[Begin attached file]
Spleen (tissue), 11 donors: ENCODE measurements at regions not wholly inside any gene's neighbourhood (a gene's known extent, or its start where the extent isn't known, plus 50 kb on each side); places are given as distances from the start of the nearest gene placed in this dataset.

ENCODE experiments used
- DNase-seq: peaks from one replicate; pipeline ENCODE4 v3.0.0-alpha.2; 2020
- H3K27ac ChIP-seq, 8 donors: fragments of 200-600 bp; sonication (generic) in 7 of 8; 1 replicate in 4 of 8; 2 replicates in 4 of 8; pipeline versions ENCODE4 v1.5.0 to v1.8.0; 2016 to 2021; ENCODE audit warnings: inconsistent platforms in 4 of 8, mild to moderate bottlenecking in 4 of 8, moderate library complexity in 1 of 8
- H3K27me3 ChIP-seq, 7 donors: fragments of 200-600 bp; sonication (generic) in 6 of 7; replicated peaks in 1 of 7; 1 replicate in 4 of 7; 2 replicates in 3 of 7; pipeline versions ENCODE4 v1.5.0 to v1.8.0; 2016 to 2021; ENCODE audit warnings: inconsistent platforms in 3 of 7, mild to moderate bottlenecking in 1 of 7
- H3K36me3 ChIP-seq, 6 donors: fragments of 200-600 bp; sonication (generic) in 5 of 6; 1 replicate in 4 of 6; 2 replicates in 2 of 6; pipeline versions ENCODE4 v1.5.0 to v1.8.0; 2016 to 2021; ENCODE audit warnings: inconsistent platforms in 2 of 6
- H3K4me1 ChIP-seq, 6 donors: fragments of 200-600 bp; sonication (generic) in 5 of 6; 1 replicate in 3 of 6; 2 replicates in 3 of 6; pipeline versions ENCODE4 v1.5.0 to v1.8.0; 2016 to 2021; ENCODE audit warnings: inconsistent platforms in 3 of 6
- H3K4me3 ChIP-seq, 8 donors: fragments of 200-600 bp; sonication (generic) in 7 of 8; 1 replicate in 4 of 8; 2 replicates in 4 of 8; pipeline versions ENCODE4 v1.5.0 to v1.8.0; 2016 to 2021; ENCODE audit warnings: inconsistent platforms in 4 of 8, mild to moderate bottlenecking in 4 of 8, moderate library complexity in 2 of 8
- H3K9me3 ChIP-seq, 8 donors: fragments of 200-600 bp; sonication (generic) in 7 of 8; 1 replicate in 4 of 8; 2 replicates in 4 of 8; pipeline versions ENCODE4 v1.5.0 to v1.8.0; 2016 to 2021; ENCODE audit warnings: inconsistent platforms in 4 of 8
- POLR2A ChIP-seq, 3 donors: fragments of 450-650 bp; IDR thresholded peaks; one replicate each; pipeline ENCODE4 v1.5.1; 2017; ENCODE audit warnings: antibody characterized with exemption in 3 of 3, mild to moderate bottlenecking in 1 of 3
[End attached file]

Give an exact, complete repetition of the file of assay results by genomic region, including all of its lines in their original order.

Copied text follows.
Spleen (tissue), 11 donors: ENCODE measurements at regions not wholly inside any gene's neighbourhood (a gene's known extent, or its start where the extent isn't known, plus 50 kb on each side); places are given as distances from the start of the nearest gene placed in this dataset.

ENCODE experiments used
- DNase-seq: peaks from one replicate; pipeline ENCODE4 v3.0.0-alpha.2; 2020
- H3K27ac ChIP-seq, 8 donors: fragments of 200-600 bp; sonication (generic) in 7 of 8; 1 replicate in 4 of 8; 2 replicates in 4 of 8; pipeline versions ENCODE4 v1.5.0 to v1.8.0; 2016 to 2021; ENCODE audit warnings: inconsistent platforms in 4 of 8, mild to moderate bottlenecking in 4 of 8, moderate library complexity in 1 of 8
- H3K27me3 ChIP-seq, 7 donors: fragments of 200-600 bp; sonication (generic) in 6 of 7; replicated peaks in 1 of 7; 1 replicate in 4 of 7; 2 replicates in 3 of 7; pipeline versions ENCODE4 v1.5.0 to v1.8.0; 2016 to 2021; ENCODE audit warnings: inconsistent platforms in 3 of 7, mild to moderate bottlenecking in 1 of 7
- H3K36me3 ChIP-seq, 6 donors: fragments of 200-600 bp; sonication (generic) in 5 of 6; 1 replicate in 4 of 6; 2 replicates in 2 of 6; pipeline versions ENCODE4 v1.5.0 to v1.8.0; 2016 to 2021; ENCODE audit warnings: inconsistent platforms in 2 of 6
- H3K4me1 ChIP-seq, 6 donors: fragments of 200-600 bp; sonication (generic) in 5 of 6; 1 replicate in 3 of 6; 2 replicates in 3 of 6; pipeline versions ENCODE4 v1.5.0 to v1.8.0; 2016 to 2021; ENCODE audit warnings: inconsistent platforms in 3 of 6
- H3K4me3 ChIP-seq, 8 donors: fragments of 200-600 bp; sonication (generic) in 7 of 8; 1 replicate in 4 of 8; 2 replicates in 4 of 8; pipeline versions ENCODE4 v1.5.0 to v1.8.0; 2016 to 2021; ENCODE audit warnings: inconsistent platforms in 4 of 8, mild to moderate bottlenecking in 4 of 8, moderate library complexity in 2 of 8
- H3K9me3 ChIP-seq, 8 donors: fragments of 200-600 bp; sonication (generic) in 7 of 8; 1 replicate in 4 of 8; 2 replicates in 4 of 8; pipeline versions ENCODE4 v1.5.0 to v1.8.0; 2016 to 2021; ENCODE audit warnings: inconsistent platforms in 4 of 8
- POLR2A ChIP-seq, 3 donors: fragments of 450-650 bp; IDR thresholded peaks; one replicate each; pipeline ENCODE4 v1.5.1; 2017; ENCODE audit warnings: antibody characterized with exemption in 3 of 3, mild to moderate bottlenecking in 1 of 3